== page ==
The previous year, Hamilton had been warned by the stewards for changing his line more than once while defending his position at Sepang. Unsurprisingly, they escalated his penalty to a drive-through when he repeated the move on Alonso 12 months later.

Hamilton’s penalty for spinning his car in front of Paul di Resta during the Hungarian Grand Prix attracted much comment. Adrian Sutil received a reprimand and $20,000 fine for spinning into the side of Nick Heidfeld in Singapore two years earlier in similar circumstances – a penalty that looks too lenient on Sutil in retrospect.

His collision with Pastor Maldonado in the Monaco Grand Prix might have been avoided had Maldonado shown the kind of awareness Michael Schumacher had when Hamilton made an identical move on the Mercedes driver earlier in the race.

Had Maldonado survived the incident I suspect Hamilton would not have been penalised, as it often seems the stewards place too much weight on the consequences of an incident, rather than whether a drivers’ move was acceptable or not in the first place.

But on the whole Hamilton’s penalties this year have been entirely typical of what would be expected.


You can make a lot of criticisms about the FIA stewards: They are not always consistent. They too rarely give explanations for their more contentious decision.

They use penalties which can vary enormously in effect with the circumstances and produce outcomes that are excessively severe (Spa 2008) or unduly lenient (Valencia 2010).

This goes for all drivers including Lewis Hamilton. Consistent application of the rules is a bugbear for fans of many sports and F1 is no exception.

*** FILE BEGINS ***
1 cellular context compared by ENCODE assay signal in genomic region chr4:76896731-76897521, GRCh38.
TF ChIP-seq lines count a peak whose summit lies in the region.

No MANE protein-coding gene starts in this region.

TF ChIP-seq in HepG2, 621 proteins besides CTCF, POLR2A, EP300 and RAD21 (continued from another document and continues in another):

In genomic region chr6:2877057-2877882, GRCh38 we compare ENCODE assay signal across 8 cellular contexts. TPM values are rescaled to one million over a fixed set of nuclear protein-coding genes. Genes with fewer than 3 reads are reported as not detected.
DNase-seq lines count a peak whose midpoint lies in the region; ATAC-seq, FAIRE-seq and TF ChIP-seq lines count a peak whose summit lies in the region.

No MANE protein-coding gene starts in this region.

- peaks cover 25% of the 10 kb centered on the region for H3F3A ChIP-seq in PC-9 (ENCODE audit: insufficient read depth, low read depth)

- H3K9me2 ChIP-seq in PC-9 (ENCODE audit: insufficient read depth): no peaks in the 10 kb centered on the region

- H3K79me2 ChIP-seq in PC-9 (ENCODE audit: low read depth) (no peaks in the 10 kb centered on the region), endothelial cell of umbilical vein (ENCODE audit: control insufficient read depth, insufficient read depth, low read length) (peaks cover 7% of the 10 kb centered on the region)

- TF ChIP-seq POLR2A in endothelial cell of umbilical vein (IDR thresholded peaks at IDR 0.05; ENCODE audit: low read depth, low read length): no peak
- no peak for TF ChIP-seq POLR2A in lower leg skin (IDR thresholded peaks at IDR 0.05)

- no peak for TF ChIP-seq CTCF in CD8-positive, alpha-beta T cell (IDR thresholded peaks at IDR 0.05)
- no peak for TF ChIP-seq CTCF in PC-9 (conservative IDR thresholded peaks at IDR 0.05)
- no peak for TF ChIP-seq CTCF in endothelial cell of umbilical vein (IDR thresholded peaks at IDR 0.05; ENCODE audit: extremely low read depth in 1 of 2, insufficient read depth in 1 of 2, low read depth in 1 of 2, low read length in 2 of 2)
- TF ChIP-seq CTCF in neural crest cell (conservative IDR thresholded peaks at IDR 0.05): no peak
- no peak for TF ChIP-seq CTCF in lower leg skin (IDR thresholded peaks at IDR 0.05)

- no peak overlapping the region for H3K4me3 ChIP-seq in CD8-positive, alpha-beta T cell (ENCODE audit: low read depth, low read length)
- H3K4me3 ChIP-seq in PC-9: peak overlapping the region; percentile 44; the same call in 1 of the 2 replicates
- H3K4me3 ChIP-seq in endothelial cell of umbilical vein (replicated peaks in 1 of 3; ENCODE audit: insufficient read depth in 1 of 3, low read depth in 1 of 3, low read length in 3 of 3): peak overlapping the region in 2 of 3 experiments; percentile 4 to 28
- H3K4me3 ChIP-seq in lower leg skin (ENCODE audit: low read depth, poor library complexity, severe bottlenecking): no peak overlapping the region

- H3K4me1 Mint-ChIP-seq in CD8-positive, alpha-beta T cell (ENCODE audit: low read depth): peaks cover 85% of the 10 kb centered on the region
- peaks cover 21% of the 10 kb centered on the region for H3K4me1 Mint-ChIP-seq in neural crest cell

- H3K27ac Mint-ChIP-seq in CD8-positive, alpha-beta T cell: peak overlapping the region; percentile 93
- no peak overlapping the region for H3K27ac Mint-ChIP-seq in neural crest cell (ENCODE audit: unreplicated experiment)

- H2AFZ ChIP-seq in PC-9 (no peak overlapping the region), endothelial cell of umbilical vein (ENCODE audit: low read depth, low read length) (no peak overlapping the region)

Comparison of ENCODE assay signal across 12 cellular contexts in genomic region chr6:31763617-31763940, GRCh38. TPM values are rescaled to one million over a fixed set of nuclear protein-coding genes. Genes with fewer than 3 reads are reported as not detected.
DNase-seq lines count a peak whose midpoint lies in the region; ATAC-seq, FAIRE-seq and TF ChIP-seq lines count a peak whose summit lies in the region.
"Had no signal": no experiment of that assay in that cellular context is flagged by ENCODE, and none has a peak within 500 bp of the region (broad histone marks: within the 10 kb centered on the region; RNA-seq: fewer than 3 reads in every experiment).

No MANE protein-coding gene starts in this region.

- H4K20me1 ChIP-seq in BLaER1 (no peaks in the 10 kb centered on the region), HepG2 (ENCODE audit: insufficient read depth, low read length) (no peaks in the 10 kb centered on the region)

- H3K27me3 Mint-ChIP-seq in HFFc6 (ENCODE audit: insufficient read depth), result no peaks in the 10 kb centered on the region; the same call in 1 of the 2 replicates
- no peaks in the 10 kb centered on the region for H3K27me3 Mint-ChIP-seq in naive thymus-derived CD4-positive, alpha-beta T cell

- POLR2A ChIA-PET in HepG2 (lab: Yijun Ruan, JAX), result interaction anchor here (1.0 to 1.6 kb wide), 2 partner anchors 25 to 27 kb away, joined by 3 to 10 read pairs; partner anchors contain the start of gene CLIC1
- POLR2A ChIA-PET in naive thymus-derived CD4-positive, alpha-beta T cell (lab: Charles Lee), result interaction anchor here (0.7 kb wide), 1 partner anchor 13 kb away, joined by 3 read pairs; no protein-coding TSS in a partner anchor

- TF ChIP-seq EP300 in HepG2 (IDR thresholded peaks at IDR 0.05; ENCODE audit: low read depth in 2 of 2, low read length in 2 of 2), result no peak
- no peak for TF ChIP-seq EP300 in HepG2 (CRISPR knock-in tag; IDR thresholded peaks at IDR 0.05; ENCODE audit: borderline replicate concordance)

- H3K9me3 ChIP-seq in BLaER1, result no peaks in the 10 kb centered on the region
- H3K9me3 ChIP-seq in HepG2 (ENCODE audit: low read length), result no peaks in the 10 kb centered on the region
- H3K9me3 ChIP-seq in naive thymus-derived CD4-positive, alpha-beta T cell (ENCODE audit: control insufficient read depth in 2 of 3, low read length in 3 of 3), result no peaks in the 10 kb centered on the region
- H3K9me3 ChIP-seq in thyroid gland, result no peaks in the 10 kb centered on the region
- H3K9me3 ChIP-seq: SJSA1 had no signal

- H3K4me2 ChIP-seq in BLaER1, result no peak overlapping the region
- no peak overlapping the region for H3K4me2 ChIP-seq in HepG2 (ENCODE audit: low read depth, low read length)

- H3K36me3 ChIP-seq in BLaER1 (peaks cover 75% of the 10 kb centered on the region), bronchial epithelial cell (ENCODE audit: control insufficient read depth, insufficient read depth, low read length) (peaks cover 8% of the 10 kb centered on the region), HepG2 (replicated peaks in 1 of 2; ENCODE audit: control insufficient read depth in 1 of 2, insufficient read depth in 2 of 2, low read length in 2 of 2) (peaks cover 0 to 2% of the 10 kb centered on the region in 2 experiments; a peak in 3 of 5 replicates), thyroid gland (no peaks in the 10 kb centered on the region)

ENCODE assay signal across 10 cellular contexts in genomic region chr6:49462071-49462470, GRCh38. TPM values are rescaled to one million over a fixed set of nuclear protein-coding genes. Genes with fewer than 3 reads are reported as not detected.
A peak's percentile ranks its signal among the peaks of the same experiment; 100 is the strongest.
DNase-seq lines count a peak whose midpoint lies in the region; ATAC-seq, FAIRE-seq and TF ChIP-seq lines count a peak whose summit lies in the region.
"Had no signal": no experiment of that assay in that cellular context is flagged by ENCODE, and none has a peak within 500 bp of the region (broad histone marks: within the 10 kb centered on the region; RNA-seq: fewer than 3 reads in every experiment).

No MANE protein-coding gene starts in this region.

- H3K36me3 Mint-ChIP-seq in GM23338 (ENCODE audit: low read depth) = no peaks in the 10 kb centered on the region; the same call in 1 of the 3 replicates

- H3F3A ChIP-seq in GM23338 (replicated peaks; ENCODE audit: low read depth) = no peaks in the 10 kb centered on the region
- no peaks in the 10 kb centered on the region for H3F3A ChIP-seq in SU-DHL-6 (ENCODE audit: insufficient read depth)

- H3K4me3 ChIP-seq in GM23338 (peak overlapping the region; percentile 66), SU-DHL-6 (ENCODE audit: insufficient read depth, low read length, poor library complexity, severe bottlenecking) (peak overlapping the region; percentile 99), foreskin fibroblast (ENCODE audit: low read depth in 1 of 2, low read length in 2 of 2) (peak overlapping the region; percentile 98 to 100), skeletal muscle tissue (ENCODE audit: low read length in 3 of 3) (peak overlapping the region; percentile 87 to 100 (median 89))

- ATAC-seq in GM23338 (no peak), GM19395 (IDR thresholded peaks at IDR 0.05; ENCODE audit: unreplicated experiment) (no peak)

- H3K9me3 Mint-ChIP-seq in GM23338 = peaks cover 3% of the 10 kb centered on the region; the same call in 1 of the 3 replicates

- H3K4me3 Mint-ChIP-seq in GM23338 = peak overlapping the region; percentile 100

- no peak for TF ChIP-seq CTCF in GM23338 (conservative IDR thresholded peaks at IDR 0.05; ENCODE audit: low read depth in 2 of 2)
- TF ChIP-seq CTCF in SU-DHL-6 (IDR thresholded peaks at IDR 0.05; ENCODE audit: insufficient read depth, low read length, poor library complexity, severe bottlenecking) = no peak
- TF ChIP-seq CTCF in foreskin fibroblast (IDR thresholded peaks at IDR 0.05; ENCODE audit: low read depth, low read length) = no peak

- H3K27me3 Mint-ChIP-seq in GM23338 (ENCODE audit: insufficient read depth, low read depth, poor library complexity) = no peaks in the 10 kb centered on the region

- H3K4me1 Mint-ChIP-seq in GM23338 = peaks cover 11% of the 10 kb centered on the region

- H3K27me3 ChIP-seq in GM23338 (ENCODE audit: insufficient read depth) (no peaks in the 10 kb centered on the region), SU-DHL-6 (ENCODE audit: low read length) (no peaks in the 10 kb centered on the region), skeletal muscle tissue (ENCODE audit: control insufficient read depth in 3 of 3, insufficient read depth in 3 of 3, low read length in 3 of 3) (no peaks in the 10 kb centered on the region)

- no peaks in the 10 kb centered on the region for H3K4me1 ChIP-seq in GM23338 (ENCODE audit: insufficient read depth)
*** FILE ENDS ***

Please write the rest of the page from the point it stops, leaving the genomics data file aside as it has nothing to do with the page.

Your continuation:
But the evidence above does not support claims that the stewards pursue a line for or against Hamilton.

And, though he may imply otherwise in the heat of the moment, nor do I think Hamilton believes he gets unfair treatment from them.

In 2007, Hamilton voiced his displeasure at the handling of the Fuji safety car incident, saying: “I just think it’s a real shame for the sport.

“Formula 1’s supposed to be about hard, fair competition. That’s what I’ve tried to do this year, just be fair. There’s been some real strange situations this year where I’m made to look the bad person and, by the looks of it, this weekend be given a penalty. If this is the way it’s going to keep going it’s not somewhere I really want to be.”

Four years and some 30-odd incidents later, if Hamilton seriously thought the stewards had it in for him surely he’d be long gone already.

Do you think the stewards have treated Hamilton fairly or unfairly? Which decisions do you agree or disagree with? Have your say in the comments.

If you believe I have overlooked any significant incidents involving Hamilton please supply details in the comments, including a reference to the relevant stewards’ report if possible.

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277 comments on “Five years, over 35 incidents: Has Hamilton been treated fairly?”